This week at Retraction Watch featured a big new study of retractions, another that looked at scientist productivity over time, and a new statement on how to use p values properly. Here’s what was happening elsewhere:
- A freelance reporter for Science, Michael Balter, has been fired shortly after publishing a story on sexual harassment allegations. A statement from Science publisher AAAS here.
- This could go down in history as one of the most highly cited “scientific papers” to ever be retracted. (McSweeney’s)
- “Somebody explain to me again why we have journals,” asks Steve Shea.
- “An influential psychological theory, borne out in hundreds of experiments, may have just been debunked,” writes Daniel Engber at Slate. “How can so many scientists have been so wrong?“
- In BBC Radio 4’s “Saving Science from the Scientists,” Alok Jha wonders “whether science is as rigorous as it should be.
- Why did the timeline for this potential Alzheimer’s drug keep shifting? Our latest for STAT.
- “She wanted to do her research,” writes Hope Jahren in The New York Times. “He wanted to talk ‘feelings.’”
- “Every time Emily Temple-Wood receives an inappropriate email, she writes a Wikipedia entry about a woman scientist,” writes Jef Akst at The Scientist.
- Gender bias in academia, a bibliography, from Danica Savonick and Cathy N. Davidson.
- What should be done when there are disagreements over whether a paper has problems? asks Jonathan Eisen.
- Advocates are increasingly using predatory journals to make their cases, says Jeffrey Beall.
- The fight over the PACE trial of chronic fatigue syndrome has some scientists balking at releasing their data, reports Amy Dockser Marcus in the Wall Street Journal. (sub req’d) Meanwhile, PLOS ONE has determined that some of the data should be released. Background available here.
- In “The Case of the Missing Data,” F. Perry Wilson explains that “how it’s accounted for can turn elections, and medical research studies.” (MedPage Today)
- “Academics should be encouraged to openly publish all their research funding proposals, successful or otherwise,” says Ross Mounce. (Times Higher Education)
- In Berkeley? Come see our Ivan Oransky speak Tuesday.
- The controversial paper mentioning “the Creator” has put the fear of God into PLOS, writes Paul Basken at The Chronicle of Higher Education.
- Science writer Carl Zimmer has “gotten a bit leery about just how far [scientists’s] enthusiasm for communication is getting.” (Cell)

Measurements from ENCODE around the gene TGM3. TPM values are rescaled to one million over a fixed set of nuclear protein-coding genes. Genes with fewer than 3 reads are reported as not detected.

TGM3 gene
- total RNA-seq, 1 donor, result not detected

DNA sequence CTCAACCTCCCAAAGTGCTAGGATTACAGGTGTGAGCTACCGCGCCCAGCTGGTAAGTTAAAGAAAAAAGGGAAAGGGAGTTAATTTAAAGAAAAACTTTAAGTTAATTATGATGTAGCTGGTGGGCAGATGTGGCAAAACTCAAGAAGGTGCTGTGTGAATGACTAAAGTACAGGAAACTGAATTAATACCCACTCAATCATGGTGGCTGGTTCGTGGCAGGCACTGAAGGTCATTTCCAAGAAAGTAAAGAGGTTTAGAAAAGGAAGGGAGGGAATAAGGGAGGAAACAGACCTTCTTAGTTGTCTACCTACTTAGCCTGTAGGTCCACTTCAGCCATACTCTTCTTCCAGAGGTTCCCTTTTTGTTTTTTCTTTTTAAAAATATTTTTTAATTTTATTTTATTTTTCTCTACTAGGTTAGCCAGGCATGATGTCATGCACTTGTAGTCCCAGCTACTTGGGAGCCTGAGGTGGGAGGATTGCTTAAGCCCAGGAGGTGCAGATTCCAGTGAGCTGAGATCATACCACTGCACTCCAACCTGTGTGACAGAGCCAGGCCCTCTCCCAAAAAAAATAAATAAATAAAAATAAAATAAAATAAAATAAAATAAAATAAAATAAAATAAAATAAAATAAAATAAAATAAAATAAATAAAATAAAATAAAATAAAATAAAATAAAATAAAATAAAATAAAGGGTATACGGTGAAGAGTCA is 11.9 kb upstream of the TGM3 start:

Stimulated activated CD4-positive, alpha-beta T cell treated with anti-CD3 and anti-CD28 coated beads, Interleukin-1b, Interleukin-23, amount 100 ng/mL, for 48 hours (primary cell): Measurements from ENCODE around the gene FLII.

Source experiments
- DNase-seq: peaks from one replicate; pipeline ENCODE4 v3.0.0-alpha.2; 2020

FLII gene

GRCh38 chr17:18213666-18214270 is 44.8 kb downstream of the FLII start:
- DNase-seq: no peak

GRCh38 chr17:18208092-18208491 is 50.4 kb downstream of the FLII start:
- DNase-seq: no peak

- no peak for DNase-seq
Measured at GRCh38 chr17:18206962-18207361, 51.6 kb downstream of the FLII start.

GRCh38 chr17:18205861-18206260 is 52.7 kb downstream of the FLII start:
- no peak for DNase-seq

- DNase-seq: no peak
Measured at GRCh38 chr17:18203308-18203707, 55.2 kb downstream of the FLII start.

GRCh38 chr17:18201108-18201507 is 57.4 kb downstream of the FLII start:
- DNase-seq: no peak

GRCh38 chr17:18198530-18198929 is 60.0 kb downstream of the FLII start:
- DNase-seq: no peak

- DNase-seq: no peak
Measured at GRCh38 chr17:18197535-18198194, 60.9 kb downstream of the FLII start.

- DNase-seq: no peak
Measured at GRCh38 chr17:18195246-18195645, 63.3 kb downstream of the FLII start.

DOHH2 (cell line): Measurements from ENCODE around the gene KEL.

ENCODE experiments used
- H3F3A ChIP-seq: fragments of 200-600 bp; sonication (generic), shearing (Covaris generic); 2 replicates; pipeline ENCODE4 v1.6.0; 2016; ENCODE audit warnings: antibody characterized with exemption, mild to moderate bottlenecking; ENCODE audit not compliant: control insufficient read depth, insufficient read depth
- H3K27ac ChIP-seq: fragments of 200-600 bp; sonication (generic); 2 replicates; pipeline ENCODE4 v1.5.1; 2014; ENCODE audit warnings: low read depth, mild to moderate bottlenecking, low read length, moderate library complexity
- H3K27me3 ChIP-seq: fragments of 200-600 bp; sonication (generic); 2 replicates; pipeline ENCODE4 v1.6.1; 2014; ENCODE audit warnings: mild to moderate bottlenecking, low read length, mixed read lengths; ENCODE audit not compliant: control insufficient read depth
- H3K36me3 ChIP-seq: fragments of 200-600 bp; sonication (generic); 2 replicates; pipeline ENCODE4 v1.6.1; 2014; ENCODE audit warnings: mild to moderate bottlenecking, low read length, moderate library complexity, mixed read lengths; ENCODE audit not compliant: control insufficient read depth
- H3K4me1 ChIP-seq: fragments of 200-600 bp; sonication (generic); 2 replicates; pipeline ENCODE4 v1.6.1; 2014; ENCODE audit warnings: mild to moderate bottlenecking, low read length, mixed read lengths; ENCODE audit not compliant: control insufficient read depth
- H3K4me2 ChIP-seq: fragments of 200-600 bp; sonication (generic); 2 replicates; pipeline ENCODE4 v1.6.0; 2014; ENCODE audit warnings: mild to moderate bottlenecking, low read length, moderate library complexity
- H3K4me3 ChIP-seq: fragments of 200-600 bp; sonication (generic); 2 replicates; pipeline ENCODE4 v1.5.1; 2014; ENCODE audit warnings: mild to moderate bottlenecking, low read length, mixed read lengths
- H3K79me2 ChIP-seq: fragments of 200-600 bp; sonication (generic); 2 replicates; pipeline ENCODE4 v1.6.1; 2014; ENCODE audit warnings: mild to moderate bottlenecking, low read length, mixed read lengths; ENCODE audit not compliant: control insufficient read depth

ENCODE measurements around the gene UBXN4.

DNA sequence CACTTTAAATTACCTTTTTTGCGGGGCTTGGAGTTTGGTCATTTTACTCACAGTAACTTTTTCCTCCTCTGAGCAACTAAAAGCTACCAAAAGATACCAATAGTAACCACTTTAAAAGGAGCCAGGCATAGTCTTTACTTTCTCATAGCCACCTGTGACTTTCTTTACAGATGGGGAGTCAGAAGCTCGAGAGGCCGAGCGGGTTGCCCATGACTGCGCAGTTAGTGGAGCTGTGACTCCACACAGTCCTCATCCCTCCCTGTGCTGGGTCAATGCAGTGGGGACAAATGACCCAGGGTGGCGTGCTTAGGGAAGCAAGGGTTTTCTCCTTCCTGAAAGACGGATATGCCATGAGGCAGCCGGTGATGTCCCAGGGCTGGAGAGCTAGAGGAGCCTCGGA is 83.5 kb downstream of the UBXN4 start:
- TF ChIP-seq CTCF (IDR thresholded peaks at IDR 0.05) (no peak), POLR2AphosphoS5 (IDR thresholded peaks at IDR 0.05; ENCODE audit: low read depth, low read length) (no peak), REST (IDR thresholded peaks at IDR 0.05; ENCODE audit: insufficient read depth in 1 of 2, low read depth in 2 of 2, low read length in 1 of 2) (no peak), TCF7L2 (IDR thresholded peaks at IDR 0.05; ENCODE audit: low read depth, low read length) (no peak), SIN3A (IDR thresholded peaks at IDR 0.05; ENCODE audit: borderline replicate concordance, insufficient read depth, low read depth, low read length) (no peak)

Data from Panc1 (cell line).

- “Why it pays off to pay us well: The impact of basic research on economic growth and welfare.” (Research Policy, sub req’d)
- “There is a clear positive relationship between being a top journal in impact factor ranking…and having an open [data] policy.” (Scientometrics, sub req’d)
- “Statisticians such as myself should recognize that the point of criticizing a study is, in general, to shed light on statistical errors, maybe with the hope of reforming future statistical education,” says Andrew Gelman.
- Helene Hill, who has spent about 15 years “trying to expose what she believes to be a case of scientific misconduct,” has published her evidence, along with Joel Pitt, on Science Open. The work is not yet peer-reviewed.
- A new button is designed to encourage data sharing. (Dalmeet Singh Chawla, Nature).
- No, the U.S. government did not spend more than $400,000 on a study of gender and glaciers, reports Andy Cush at Gawker.
- Two students at Lehigh were banned from labs following incidents involving hamsters, Rebecca Wilkin reports at The Brown and White.
- How can the journal Social Psychology increase replicability? Outgoing editor Christian Unkelbach weighs in. (sub req’d)
- Emerson Murphy-Hill, the author of a new study of gender bias in open-source software, describes what it was like to get so much media attention. (PeerJ)
Retractions Outside of the Scientific Literature
- How much would you pay to retract a message? (TechCrunch)
- Introducing…the Retraction Prevention System!
- “Issue an embarrassing retraction” as a crossword clue.
Update, 2 p.m. Eastern, 3/12/16: Clarified Michael Balter’s status as a freelance reporter in first item.
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